“No sooner had the warm liquid mixed with the
crumbs touched my palate than a shudder ran
through me and I stopped, intent upon the
extraordinary thing that was happening to me. …
How could I seize and apprehend it?”
—Marcel Proust, In Search of Lost Time
Comfort food is a quantum equation sensitively dependent on time, place, persons, states of mind and heart. One bite of the right thing, at the right time can be the difference between feeling at one with the universe or feeling like a lost and lonely soul. A kind of culinary gravity grabs us. (Or doesn’t.) The combinations of sights, aromas, and tastes are connections to the land of the living and loved, they speak to our most fundamental existential needs. Synapses, sense organs, neurotransmitters, object, narrative network, contact. BANG! And, there we are. It’s all about love given and received.
In the phrase, “comfort food,” the key word is comfort. The comfort arises not from the food itself, but from the connection between the preparer of the food and the recipient. A kind of culinary semiotics. A giant sign hangs over our heads when the stars align; “You are here and so am I, and that fucking matters.” Comfort food made and gratefully received. Ultimately, comfort food is comestible love, however fleeting. Sometimes, in the trajectory of family history, those moments may be all we get for some time.
The chaos of my childhood, included a full array of human happiness and misery, connection and disconnection. Mom used to lock herself in the bathroom, threaten suicide. Shriek, “I have a knife.” Dad beat on the door, begging on his knees, “Please, please let me in.” And that’s how things were. Until the pendulum would swing back the other way. At which point they’d be so in love, there was no room for anyone else, even me.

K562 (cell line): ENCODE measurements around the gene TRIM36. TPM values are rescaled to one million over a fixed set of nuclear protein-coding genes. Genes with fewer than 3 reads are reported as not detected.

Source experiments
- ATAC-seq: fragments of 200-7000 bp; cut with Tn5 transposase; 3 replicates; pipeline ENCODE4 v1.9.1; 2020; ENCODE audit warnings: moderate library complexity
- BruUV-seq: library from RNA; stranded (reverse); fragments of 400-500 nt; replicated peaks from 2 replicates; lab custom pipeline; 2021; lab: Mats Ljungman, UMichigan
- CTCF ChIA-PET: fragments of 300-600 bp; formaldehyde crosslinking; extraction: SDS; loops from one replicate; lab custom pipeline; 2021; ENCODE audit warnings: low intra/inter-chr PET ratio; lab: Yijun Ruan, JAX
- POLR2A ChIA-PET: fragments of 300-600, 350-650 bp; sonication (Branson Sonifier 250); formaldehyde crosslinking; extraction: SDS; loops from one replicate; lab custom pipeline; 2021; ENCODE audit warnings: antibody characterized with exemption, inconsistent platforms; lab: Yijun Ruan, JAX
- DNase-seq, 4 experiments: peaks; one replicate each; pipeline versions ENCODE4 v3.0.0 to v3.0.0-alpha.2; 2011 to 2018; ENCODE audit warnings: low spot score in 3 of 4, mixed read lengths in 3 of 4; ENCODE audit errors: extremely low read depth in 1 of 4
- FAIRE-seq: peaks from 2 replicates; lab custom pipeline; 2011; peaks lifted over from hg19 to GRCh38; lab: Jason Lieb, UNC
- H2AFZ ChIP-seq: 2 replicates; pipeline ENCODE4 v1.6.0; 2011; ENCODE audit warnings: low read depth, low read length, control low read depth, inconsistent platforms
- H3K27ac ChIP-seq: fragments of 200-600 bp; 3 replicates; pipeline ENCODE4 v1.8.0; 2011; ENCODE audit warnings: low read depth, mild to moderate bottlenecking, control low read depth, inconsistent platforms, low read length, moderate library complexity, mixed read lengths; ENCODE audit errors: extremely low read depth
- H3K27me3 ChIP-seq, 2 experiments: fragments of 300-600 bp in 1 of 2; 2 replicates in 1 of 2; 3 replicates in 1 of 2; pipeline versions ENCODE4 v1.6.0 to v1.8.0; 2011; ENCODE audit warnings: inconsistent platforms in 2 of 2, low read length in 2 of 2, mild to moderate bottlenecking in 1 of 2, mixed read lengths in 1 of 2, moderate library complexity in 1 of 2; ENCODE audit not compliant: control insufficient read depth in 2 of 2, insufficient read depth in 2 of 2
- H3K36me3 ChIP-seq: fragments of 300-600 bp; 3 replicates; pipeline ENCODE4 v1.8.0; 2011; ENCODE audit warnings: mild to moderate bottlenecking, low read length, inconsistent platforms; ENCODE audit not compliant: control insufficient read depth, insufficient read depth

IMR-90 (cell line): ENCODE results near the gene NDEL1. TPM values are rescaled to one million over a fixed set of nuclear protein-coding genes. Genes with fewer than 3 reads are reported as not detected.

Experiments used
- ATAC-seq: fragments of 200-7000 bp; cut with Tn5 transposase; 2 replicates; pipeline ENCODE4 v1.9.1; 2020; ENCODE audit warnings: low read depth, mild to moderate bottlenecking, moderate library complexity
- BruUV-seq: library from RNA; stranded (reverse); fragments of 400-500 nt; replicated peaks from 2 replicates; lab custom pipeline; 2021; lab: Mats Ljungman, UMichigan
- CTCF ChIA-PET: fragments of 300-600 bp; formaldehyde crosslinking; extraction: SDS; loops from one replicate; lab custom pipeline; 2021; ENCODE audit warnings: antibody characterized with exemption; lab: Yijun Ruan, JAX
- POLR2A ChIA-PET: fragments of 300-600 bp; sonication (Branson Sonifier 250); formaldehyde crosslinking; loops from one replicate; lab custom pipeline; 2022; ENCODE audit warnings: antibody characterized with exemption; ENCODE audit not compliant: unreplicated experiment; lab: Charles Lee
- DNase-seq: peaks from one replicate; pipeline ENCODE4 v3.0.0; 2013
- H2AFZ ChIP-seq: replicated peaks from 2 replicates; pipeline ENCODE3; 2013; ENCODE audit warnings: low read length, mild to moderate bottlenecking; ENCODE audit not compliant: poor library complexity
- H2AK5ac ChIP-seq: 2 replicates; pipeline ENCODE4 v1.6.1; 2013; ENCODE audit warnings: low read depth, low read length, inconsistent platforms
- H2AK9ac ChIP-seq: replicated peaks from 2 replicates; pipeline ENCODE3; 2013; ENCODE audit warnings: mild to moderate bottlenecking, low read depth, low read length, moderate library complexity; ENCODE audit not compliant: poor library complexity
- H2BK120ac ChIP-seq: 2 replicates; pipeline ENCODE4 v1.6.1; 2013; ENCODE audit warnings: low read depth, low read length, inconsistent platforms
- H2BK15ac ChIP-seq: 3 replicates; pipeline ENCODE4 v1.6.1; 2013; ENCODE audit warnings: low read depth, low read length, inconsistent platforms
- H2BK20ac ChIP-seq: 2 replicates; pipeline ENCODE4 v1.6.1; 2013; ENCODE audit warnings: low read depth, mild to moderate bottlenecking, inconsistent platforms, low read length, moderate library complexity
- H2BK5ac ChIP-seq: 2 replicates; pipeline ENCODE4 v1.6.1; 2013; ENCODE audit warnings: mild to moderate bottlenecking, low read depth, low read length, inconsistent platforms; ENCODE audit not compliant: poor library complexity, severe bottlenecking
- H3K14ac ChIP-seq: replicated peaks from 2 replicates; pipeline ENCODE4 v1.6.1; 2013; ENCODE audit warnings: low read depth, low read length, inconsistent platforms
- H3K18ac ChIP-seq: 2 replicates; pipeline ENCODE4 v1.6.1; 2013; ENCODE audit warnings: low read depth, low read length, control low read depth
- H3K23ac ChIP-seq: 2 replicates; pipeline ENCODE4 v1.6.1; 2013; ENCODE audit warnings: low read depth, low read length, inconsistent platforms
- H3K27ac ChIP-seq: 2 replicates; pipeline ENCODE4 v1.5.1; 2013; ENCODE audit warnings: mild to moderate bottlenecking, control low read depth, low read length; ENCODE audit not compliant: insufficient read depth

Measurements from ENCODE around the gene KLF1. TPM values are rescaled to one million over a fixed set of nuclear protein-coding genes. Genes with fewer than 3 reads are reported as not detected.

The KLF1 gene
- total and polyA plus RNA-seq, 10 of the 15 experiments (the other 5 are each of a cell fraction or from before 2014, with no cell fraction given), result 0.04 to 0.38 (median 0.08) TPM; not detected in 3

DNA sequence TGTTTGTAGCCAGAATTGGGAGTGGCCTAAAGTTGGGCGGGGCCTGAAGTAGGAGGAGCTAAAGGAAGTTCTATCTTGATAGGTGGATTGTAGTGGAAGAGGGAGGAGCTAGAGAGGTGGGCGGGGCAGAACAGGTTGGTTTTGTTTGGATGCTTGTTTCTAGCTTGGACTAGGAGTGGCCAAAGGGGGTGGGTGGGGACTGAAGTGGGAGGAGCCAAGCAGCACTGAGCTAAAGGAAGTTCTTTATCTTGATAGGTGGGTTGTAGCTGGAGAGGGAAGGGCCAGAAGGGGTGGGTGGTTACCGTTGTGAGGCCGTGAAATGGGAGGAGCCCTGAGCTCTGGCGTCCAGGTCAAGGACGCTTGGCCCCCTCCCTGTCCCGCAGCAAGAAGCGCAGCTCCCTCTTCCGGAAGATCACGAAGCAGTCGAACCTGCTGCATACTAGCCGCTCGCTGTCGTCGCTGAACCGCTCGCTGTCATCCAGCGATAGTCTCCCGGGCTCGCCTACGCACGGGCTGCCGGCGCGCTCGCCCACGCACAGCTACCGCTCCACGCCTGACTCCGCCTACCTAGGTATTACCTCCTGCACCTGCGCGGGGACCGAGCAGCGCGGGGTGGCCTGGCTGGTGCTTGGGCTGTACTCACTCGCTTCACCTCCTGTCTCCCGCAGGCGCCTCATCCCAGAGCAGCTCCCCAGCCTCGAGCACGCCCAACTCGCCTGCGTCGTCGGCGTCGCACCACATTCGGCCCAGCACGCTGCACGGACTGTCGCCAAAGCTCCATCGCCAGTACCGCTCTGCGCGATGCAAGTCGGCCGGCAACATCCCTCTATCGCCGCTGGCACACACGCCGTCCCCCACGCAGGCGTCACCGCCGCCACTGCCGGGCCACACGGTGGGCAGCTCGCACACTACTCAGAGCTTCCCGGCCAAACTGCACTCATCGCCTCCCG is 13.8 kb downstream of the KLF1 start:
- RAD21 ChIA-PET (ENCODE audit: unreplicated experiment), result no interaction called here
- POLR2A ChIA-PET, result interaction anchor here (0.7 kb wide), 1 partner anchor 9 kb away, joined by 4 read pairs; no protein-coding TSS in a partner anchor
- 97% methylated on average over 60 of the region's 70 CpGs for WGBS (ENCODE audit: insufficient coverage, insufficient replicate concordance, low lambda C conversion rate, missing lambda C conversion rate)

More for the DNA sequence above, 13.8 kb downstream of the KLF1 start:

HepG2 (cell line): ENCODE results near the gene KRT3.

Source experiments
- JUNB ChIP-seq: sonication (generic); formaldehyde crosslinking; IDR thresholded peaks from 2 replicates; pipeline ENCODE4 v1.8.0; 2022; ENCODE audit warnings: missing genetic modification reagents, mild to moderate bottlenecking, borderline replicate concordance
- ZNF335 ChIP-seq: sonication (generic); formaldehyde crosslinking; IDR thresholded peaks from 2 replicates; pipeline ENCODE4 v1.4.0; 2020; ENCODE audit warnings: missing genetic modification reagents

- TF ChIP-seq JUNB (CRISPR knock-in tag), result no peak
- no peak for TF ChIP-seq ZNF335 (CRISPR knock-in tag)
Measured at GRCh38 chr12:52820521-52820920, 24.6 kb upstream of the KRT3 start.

Full disclosure: When I was nine or so, lonely and desperate for attention, I’d throw myself out of bed, day after day, letting my body plunge from the tall, New England bed loose and heavy. I’d hit the floor hard then lay there, motionless, waiting, listening.
And then, there were the eggs. This single, simple dish had the power to erase a thousand terrible things. She made them for me! There was the crunch of the toast, the buttery aroma, the soft spill of yellow yolk across the white of egg and brown toast. There was music in the kitchen. Opera on the local classical station. Mom singing along. Her contralto voice diving low then soaring. A libretto of eggs.
She made them soft cooked, poached or fried, sunny side up with olive oil and butter. A dash of Italian herbs or maybe just a dusting of thyme. There was thoroughly buttered, hand-shredded toast in served in a bowl. Just a pinch of salt. The toast went into the bowl first. Then came the egg. Soft and cascading over the surfaces and fissures in the toast. She’d bring them to the table in a heavy Italian bowl. And, just like that, I rejoined the cosmos.
Now, she is old. She has trouble walking or even standing to cook. She doesn’t care for eggs. So these days, I make them myself. Each time, an act of self love. Now, they are just about as good. Maybe even better, now that the desperation has gone.